While I'd imagined using only hand tools, kinda like an apprentice's final project, electrons were sacrificed for a few reasons.  If I feel like justifying myself, you'll read (in no particular order) that "fast" was one of my criteria.  A first bench implies none other before it.  When that is true, certain mechanics of hand tooling are near impossible.  Thirdly, my hand working skills were so undeveloped that I decided it more important to build a solid foundation to refine those skills than to build a piece of crap bench.  Fourthly, I lack some hand tools necessary, namely a mortising chisel and a good crosscut saw (really).

Surely, I will expend more sweat on the next bench, but no more care.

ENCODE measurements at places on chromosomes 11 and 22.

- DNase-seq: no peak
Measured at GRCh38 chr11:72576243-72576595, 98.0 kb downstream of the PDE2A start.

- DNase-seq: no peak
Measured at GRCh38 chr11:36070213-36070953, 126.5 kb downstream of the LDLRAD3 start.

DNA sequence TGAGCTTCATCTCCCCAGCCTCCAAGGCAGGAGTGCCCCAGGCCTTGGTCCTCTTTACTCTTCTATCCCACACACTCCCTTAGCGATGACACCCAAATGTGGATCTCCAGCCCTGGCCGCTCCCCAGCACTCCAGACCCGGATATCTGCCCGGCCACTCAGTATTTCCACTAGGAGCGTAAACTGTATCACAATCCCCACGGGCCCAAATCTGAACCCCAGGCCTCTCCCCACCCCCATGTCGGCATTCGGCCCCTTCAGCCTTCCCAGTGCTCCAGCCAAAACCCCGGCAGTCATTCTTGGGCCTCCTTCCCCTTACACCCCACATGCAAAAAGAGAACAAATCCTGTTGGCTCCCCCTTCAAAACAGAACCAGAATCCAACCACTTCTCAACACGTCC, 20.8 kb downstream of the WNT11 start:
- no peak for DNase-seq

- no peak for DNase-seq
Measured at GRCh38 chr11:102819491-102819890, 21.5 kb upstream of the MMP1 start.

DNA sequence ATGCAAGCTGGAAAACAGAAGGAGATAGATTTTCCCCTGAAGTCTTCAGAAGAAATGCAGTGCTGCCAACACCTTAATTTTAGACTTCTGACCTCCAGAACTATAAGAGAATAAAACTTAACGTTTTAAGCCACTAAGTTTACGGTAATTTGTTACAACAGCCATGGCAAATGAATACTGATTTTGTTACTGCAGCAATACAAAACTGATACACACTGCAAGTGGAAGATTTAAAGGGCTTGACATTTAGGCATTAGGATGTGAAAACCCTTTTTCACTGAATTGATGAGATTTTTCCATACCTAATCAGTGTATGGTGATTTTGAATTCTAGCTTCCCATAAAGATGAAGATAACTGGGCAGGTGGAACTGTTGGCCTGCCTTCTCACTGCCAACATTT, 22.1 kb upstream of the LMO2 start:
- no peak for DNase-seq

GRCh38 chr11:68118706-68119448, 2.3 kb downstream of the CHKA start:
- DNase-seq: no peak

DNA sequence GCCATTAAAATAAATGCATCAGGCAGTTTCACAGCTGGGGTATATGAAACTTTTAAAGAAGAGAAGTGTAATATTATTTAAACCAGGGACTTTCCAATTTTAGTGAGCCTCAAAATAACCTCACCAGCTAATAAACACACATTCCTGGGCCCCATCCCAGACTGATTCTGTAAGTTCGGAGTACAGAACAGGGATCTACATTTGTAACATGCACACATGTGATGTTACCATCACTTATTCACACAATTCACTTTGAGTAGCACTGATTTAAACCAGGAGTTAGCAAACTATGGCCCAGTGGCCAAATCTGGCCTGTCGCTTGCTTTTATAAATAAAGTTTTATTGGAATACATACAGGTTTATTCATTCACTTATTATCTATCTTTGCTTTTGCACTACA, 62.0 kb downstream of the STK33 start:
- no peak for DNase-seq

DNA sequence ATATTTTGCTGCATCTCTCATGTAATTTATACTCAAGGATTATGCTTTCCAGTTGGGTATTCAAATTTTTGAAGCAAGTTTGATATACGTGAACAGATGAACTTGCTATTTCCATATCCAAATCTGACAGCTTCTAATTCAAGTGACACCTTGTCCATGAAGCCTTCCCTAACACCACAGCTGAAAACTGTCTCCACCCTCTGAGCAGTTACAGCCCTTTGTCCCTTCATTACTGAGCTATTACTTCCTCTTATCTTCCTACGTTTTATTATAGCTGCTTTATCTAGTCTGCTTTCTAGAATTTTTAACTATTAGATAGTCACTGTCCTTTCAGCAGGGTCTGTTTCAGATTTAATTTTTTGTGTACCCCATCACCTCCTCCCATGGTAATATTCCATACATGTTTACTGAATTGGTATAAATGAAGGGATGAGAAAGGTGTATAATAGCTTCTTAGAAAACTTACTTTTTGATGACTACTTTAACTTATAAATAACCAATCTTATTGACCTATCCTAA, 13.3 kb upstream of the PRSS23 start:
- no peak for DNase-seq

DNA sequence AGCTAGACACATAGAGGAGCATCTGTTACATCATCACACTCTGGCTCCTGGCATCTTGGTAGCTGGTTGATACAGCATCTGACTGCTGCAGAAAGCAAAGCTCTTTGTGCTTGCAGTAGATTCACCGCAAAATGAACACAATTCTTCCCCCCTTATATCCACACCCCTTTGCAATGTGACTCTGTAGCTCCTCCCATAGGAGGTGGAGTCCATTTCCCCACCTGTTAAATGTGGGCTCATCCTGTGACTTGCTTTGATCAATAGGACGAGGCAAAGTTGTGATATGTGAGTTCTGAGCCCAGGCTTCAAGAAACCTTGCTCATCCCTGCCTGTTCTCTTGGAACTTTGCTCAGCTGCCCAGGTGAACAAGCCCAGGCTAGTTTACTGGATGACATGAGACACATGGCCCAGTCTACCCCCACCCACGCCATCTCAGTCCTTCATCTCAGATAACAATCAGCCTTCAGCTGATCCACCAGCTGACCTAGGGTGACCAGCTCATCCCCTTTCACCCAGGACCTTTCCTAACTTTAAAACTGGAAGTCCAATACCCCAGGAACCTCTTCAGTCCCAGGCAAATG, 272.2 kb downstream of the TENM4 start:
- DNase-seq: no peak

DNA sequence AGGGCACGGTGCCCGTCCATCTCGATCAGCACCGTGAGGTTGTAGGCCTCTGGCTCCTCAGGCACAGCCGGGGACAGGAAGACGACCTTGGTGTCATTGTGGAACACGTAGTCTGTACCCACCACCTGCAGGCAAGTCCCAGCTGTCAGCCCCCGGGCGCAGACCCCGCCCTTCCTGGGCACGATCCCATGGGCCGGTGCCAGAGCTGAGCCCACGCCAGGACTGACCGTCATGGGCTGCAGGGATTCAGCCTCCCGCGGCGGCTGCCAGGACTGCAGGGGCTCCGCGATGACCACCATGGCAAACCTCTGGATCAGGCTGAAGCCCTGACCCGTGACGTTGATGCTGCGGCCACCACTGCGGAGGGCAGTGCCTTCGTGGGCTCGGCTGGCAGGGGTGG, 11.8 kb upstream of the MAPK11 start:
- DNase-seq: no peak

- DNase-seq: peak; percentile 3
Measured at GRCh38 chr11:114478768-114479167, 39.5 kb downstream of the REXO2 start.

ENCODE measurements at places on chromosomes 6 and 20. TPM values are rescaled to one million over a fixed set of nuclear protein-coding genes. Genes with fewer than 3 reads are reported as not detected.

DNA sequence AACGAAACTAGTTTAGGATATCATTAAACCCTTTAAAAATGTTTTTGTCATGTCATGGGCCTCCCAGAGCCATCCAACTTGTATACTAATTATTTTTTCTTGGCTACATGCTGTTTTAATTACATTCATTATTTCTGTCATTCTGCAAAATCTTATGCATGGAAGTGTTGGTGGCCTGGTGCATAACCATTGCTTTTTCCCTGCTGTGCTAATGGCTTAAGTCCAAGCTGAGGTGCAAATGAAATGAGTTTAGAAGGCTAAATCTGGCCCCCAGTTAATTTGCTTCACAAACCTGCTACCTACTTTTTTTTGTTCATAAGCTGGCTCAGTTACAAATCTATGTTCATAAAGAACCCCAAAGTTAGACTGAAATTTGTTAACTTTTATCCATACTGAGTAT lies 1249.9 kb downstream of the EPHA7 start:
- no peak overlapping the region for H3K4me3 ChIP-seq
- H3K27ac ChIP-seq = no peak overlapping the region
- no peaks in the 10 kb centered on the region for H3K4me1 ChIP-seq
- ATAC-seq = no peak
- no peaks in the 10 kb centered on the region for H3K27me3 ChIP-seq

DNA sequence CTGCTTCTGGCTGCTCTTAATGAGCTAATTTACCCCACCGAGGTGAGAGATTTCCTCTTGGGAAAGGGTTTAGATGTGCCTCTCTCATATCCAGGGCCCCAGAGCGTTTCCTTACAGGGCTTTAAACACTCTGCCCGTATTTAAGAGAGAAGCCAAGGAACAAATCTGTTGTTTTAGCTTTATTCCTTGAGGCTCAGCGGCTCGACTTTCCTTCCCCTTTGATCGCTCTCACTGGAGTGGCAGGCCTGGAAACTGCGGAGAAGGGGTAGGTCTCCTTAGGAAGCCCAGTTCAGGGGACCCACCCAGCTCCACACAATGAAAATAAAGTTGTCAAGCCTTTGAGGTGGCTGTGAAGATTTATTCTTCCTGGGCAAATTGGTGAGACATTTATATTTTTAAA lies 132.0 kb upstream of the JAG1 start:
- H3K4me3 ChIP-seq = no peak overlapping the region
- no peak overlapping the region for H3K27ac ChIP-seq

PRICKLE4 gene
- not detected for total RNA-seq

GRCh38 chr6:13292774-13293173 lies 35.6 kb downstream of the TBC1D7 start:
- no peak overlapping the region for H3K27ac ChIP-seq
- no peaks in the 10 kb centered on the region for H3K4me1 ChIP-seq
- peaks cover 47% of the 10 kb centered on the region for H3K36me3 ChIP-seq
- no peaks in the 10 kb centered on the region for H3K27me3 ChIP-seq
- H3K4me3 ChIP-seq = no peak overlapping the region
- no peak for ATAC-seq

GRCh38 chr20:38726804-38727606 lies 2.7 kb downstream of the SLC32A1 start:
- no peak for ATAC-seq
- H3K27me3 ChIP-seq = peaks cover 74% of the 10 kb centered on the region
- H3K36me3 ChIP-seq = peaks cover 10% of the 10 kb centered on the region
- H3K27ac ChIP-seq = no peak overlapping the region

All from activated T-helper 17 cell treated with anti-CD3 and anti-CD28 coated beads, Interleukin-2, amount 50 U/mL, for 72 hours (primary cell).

The Particulars

Top: laminated 2x4 fir (kiln-dried) approx. 5' long and 18-1/2" deep (excluding tool tray).  Base: doubled-up 2x4 fir legs and 4x4 stretchers secured by Veritas bench bolts.  Height: 33"  Apron: 1x4 hard maple on three sides.  Finish: Shellac & Orange Wax.

Front vise is a Record 52-1/2 and the end vise is a Veritas regular size "front" jobber with an 8/4 hard maple movable jaw.  Dog holes are 3/4" round drilled perpendicular to accommodate Veritas round brass bench dogs (which feature a 2 degree bevel).

Tool tray is constructed of 3/4" birch plywood and top edges are capped with 1/8" maple (to hide the plys).

Lessons Learned & Mistakes Made

Joint 2x4s before glue-up to reduce gaps in the top.  Gaps can be filled with a wood filler (I used Elmer's), it blends in well and took shellac.